Transparency International paints bleak picture of humongous corruption in Africa in latest report

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The numbers on corruption in Africa are in. Despite boasts and false claims by African leaders, from Nigeria to Equatorial Guinea, that they were doing so much to fight gargantuan corruption that had paralyzed their economies and widened inequality gaps at the same time the super rich were crisscrossing the world in private jets, Transparency International made it clear in its latest perceptions index report, that Sub-Saharan Africa has remained a highly corrupt continent, the most corrupt on earth.

As the lowest-scoring region on the Corruption Perception Index or CPI, with an average of 32 over 100, Sub-Saharan Africa’s performance paints a bleak picture of inaction against corruption, TI said in its latest damning but honest report, at least for millions of Africans who go to bed with empty stomachs and with neither electricity nor other basic amenities of life.

The not so surprising report for ordinary Africans was released on Thursday.

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In it, TI said at the bottom of the index are Somalia 9 over 100, South Sudan 12 over 100, Sudan 16 over 100, Equatorial Guinea also 16 over 100, Cameroon 25 over 100 and Nigeria 26 over 100.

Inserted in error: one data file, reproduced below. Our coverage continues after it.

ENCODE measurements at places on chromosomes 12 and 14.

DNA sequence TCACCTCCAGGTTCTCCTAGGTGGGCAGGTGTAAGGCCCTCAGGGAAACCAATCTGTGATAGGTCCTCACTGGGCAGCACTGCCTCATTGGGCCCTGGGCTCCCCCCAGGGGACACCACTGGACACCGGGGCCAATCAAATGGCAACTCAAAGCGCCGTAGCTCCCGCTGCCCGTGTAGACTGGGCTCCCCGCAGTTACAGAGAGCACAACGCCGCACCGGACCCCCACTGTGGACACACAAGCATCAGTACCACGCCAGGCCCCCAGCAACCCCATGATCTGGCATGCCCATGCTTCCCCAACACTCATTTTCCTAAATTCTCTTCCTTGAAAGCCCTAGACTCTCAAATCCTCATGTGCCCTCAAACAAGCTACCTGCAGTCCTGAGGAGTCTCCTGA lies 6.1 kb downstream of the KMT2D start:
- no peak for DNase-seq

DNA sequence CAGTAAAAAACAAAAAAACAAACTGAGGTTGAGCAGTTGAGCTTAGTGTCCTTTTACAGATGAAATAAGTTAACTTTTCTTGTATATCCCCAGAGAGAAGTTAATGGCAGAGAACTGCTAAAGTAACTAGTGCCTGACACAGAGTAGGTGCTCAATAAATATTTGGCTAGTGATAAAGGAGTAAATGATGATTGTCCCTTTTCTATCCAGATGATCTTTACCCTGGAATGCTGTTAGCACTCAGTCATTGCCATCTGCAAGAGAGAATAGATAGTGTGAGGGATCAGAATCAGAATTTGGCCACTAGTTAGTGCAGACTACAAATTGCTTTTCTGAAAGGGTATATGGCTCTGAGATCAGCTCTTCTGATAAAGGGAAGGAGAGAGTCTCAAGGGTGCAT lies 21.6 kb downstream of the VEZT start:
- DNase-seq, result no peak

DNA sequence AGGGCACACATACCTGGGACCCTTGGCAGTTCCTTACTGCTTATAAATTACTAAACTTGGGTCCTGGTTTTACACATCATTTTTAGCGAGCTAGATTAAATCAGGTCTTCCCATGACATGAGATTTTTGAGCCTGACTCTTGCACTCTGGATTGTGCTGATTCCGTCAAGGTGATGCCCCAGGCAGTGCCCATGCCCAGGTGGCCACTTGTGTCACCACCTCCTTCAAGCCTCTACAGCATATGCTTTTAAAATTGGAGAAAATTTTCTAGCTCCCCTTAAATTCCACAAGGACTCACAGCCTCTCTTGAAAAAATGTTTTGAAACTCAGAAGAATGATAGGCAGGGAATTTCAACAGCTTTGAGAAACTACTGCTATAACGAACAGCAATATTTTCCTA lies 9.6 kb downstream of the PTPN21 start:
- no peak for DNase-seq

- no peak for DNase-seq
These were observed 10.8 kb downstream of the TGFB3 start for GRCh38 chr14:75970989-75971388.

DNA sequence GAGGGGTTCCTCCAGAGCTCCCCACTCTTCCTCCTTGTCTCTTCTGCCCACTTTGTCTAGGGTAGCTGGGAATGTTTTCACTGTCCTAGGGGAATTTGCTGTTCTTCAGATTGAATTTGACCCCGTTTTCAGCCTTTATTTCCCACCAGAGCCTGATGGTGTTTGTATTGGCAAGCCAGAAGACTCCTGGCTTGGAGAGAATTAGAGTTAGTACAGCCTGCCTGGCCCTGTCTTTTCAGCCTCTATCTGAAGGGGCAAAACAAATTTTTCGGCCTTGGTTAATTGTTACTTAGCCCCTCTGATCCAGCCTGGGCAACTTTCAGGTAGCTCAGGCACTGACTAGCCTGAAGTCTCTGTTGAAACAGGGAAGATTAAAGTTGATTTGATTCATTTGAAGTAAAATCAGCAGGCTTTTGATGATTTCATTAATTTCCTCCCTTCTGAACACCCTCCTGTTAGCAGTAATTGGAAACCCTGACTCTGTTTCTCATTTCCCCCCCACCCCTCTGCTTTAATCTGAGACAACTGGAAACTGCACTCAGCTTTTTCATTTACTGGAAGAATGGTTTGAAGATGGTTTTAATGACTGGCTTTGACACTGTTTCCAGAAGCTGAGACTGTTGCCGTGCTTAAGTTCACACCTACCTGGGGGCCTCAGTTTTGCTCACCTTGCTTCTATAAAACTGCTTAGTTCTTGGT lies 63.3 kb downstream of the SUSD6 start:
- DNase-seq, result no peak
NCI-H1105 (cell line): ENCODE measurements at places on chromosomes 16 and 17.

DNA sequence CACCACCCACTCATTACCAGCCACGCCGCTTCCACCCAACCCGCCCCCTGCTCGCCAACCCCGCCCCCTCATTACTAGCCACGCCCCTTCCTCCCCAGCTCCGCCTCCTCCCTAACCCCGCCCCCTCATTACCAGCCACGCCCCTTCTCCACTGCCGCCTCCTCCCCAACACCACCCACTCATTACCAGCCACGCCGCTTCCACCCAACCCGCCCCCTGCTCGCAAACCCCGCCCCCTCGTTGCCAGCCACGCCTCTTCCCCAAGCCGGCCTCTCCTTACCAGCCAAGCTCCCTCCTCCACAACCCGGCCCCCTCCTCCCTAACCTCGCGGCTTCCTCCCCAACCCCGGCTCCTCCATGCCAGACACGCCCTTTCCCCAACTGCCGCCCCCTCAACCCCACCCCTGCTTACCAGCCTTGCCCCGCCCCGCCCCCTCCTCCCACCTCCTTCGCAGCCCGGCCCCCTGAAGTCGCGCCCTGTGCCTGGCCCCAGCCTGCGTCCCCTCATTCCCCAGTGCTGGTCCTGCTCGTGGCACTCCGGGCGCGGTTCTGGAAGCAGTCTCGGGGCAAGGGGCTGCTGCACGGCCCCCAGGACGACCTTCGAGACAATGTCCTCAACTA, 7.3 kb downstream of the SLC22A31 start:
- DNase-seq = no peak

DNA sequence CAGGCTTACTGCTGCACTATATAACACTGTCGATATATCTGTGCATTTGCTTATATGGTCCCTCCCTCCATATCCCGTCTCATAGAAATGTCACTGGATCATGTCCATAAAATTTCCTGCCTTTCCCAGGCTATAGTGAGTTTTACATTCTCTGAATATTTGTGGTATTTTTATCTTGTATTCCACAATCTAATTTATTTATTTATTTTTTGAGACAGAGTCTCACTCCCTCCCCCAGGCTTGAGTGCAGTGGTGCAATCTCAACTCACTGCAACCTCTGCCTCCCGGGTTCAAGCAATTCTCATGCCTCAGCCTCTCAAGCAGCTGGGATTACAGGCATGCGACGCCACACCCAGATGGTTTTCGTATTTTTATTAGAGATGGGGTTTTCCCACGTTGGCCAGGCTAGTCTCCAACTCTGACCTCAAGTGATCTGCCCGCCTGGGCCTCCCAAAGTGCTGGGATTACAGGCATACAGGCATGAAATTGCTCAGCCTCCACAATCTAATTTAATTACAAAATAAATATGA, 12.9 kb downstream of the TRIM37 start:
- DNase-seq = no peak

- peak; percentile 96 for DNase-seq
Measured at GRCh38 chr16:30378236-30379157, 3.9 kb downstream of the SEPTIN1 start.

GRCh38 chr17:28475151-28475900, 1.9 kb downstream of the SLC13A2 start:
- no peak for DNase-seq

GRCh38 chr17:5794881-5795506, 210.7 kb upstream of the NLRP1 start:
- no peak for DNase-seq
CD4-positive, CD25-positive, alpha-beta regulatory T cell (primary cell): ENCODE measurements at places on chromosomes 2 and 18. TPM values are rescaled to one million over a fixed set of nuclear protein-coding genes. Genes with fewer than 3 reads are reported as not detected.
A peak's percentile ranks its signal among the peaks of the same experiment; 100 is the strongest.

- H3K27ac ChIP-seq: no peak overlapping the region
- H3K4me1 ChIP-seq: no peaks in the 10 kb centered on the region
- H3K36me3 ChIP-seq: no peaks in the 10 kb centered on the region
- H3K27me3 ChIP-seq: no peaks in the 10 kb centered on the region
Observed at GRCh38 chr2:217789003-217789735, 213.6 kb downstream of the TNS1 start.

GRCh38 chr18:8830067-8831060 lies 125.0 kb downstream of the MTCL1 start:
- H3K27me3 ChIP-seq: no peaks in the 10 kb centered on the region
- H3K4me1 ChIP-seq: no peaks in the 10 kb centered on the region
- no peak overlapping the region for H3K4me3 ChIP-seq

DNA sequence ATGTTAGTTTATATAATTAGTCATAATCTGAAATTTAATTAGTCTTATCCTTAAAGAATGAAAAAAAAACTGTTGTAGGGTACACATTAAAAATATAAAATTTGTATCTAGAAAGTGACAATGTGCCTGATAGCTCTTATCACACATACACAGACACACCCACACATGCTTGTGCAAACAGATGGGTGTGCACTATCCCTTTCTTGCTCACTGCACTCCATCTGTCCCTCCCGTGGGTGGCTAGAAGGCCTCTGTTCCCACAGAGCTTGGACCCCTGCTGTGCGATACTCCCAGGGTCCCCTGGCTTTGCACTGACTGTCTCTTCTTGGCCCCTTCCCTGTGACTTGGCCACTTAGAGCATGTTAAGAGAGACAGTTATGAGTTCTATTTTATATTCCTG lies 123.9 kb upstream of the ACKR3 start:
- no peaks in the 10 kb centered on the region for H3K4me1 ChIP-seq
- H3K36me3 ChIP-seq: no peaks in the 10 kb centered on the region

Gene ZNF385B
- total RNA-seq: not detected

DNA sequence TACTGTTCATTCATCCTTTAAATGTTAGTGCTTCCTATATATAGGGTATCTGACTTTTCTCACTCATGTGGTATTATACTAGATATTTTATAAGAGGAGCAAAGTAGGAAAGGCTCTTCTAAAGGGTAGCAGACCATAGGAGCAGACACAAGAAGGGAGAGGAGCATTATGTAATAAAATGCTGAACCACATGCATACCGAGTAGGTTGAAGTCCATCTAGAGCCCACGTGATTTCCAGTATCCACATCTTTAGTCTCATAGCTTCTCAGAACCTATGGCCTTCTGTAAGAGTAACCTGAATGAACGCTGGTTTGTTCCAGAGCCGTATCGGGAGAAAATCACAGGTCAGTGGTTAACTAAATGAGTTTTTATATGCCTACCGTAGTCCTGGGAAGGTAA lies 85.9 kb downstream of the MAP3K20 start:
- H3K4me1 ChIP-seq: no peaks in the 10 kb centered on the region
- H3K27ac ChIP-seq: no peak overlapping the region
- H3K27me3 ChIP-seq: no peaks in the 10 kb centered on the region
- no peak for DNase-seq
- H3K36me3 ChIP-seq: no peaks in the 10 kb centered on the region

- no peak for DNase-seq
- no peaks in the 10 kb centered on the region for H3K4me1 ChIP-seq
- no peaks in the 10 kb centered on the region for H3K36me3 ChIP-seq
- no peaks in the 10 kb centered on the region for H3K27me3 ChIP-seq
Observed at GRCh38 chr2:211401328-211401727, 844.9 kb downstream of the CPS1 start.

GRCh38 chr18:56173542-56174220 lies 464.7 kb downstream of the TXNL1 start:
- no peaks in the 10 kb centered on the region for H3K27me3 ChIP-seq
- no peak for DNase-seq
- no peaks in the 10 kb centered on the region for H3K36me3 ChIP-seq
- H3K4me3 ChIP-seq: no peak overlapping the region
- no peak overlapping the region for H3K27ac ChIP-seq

Nigeria, Equatorial Guinea, South Sudan and Cameroon are beneficiaries of petrodollars, and TI said there seems to be a correlation between big money and big corruption.

But there is some glimmer of hope on the continent. With a score of 66, the Seychelles earns the highest mark in the region, followed by Botswana (61), Cabo Verde (58), Rwanda (53) and Mauritius (52).

Those countries seem, however, to be the exception that confirms the pervasive corruption rule.

TI said in a statement that while the Seychelles struggles with issues of money laundering, which is not measured by the CPI, several anti-corruption laws, including a recent access to information law, and a newly established anti-corruption commission have helped strengthen the country’s anti-corruption framework. In addition, despite some restrictions, dialogue between civil society and government occurs through a national civil society platform.

TI added: “Significant improvers since 2012, Cote d’Ivoire (35) and Senegal (45) still have much work to do. The political will demonstrated by the leaders of both countries, which saw a number of key legal, policy and institutional reforms implemented in their early days in office, has been on a backslide since 2016.

Check highlights of the report below


Since 2012, several countries, including Congo (19), Liberia (28), Madagascar (24) and Malawi (31) have significantly declined on the CPI. Congo has been the subject of repeated reports of money laundering and embezzlement of public funds by the country’s political elite with no action taken by national authorities.

In Madagascar, despite a 2018 constitutional court ruling against electoral amendments favouring the incumbent president and cited as unconstitutional, judicial independence remains a concern. More recently, the national anti-corruption agency began legal action against more than half of the country’s parliamentarians, who stand accused of taking bribes.